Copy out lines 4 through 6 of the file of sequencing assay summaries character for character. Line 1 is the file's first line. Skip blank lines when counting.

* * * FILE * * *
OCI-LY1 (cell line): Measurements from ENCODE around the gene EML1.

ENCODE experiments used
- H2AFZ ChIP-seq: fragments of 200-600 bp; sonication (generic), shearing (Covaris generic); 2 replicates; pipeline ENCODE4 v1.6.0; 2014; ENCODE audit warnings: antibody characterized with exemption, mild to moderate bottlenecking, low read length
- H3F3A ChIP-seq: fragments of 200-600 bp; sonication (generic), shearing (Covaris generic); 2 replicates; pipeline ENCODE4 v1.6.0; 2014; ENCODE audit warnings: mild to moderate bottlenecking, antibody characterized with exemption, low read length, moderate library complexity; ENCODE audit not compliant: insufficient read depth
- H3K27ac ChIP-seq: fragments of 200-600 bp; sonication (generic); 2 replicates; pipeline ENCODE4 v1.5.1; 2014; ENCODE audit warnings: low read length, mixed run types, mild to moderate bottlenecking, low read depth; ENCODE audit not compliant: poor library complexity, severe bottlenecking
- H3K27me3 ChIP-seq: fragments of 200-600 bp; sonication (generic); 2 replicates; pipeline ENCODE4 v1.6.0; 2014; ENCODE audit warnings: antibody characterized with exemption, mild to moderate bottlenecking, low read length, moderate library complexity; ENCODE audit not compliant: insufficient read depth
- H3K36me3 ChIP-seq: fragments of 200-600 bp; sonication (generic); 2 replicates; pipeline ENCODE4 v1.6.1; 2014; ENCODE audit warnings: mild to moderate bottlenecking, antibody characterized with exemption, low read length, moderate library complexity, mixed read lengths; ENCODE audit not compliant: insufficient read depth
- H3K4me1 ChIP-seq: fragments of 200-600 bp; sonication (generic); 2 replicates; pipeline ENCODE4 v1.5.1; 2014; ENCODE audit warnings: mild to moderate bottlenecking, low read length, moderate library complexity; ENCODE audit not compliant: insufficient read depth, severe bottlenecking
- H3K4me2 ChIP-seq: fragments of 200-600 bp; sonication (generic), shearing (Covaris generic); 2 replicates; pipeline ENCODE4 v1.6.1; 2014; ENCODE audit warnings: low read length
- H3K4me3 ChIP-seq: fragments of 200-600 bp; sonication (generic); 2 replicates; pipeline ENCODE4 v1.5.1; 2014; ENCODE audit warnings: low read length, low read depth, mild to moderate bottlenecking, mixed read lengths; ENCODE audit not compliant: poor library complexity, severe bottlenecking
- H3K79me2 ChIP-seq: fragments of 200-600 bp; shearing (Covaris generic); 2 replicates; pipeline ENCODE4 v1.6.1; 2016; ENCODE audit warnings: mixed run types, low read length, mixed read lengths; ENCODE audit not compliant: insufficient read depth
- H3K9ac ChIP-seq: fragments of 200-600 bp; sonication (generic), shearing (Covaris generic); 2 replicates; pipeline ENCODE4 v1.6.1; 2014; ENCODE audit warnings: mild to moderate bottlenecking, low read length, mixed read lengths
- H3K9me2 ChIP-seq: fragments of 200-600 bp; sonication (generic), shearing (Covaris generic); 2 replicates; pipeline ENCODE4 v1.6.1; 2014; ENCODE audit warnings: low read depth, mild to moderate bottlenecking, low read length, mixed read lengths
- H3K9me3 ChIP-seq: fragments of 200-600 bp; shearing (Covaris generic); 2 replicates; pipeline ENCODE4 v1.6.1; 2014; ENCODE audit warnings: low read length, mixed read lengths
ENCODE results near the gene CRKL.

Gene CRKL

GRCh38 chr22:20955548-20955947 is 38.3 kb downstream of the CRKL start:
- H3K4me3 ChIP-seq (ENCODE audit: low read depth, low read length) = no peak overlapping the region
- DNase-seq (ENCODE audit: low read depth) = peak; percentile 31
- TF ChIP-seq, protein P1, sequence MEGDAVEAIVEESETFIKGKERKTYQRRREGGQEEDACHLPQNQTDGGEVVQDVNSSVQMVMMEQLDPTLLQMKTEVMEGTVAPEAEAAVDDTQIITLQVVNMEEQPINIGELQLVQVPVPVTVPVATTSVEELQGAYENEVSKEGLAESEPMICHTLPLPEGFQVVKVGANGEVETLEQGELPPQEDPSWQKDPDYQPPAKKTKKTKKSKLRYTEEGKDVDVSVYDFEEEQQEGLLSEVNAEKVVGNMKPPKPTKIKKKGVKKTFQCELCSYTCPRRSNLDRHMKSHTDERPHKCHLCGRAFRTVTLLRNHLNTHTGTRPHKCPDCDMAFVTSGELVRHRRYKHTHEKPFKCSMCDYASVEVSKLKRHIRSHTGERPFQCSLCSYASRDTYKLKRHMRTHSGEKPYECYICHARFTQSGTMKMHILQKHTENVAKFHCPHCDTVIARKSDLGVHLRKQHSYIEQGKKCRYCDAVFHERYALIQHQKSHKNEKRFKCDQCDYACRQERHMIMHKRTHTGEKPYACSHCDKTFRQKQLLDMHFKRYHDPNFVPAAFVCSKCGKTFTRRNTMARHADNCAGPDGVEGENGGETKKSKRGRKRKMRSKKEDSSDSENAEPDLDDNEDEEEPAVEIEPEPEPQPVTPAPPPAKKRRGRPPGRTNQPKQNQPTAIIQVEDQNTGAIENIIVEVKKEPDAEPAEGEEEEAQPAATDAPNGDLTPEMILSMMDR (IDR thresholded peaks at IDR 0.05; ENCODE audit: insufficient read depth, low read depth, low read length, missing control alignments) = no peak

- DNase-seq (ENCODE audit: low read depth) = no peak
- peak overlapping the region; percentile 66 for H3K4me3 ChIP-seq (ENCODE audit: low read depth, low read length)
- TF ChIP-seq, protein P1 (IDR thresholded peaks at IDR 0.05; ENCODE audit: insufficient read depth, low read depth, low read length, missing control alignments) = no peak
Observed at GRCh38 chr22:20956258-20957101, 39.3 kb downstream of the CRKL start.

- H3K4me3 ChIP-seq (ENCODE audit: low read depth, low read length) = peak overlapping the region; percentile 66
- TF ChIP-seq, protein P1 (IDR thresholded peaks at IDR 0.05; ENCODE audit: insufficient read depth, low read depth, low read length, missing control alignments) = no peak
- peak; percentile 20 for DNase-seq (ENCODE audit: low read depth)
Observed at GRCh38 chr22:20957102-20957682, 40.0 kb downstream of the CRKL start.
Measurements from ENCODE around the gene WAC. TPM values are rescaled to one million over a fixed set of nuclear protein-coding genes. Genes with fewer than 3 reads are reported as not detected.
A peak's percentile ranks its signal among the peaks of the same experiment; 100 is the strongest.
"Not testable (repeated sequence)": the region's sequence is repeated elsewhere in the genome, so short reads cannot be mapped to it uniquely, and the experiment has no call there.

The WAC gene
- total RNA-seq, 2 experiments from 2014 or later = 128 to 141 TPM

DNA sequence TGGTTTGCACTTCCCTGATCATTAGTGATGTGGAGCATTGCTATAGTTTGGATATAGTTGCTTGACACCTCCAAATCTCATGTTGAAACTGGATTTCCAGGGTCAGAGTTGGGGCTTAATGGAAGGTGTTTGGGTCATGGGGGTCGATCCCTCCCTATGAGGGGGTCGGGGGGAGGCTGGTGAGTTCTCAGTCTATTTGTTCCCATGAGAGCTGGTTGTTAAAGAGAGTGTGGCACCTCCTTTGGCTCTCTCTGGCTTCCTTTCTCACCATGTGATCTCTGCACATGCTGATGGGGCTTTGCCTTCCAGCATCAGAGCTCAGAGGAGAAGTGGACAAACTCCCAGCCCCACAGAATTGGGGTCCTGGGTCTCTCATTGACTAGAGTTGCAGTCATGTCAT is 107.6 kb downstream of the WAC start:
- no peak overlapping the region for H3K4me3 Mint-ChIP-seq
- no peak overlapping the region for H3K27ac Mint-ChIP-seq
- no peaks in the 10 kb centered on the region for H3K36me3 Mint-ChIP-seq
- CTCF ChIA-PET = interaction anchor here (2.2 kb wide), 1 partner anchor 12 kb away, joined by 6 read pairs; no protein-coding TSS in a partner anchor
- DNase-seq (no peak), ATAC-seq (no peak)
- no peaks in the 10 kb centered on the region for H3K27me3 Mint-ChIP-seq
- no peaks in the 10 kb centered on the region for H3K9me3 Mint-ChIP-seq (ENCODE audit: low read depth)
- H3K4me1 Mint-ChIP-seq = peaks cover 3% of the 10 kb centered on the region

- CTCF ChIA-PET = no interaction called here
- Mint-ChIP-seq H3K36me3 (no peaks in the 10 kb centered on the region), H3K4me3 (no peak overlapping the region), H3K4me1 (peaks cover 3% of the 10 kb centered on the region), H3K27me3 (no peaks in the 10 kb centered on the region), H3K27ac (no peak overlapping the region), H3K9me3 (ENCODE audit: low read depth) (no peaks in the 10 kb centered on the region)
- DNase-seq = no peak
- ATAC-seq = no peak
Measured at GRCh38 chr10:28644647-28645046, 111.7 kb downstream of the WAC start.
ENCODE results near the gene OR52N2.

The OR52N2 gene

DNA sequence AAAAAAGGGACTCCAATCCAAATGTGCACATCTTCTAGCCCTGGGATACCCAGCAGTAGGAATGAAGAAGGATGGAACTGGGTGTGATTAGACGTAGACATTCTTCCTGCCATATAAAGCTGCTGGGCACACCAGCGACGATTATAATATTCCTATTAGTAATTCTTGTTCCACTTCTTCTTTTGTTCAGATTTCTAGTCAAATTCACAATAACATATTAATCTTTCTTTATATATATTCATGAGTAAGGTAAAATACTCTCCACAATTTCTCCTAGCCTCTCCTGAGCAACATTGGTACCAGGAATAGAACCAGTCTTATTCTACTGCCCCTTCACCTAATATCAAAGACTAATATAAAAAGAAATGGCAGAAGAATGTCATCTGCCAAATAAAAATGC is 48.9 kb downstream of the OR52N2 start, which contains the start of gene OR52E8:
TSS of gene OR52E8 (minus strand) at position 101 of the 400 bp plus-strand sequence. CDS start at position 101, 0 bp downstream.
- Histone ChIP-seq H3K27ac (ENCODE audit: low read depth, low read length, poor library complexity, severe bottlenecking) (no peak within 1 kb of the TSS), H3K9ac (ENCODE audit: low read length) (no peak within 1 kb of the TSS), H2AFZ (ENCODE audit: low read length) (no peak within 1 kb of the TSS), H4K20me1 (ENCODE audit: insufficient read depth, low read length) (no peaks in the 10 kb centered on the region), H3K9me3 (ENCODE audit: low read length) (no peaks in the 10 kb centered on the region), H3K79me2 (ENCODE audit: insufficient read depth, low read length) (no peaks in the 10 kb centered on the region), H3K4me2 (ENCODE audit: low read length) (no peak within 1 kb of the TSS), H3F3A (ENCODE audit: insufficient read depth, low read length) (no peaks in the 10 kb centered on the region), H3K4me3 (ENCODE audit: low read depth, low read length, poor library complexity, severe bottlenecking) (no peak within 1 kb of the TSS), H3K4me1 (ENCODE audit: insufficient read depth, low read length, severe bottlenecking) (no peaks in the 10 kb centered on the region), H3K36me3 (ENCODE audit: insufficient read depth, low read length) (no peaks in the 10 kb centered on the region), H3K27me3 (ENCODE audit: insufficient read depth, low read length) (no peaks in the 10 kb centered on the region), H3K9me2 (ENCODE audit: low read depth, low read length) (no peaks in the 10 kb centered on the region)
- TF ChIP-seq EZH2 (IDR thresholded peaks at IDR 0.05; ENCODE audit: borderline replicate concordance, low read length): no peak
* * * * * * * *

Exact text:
- H3F3A ChIP-seq: fragments of 200-600 bp; sonication (generic), shearing (Covaris generic); 2 replicates; pipeline ENCODE4 v1.6.0; 2014; ENCODE audit warnings: mild to moderate bottlenecking, antibody characterized with exemption, low read length, moderate library complexity; ENCODE audit not compliant: insufficient read depth
- H3K27ac ChIP-seq: fragments of 200-600 bp; sonication (generic); 2 replicates; pipeline ENCODE4 v1.5.1; 2014; ENCODE audit warnings: low read length, mixed run types, mild to moderate bottlenecking, low read depth; ENCODE audit not compliant: poor library complexity, severe bottlenecking
- H3K27me3 ChIP-seq: fragments of 200-600 bp; sonication (generic); 2 replicates; pipeline ENCODE4 v1.6.0; 2014; ENCODE audit warnings: antibody characterized with exemption, mild to moderate bottlenecking, low read length, moderate library complexity; ENCODE audit not compliant: insufficient read depth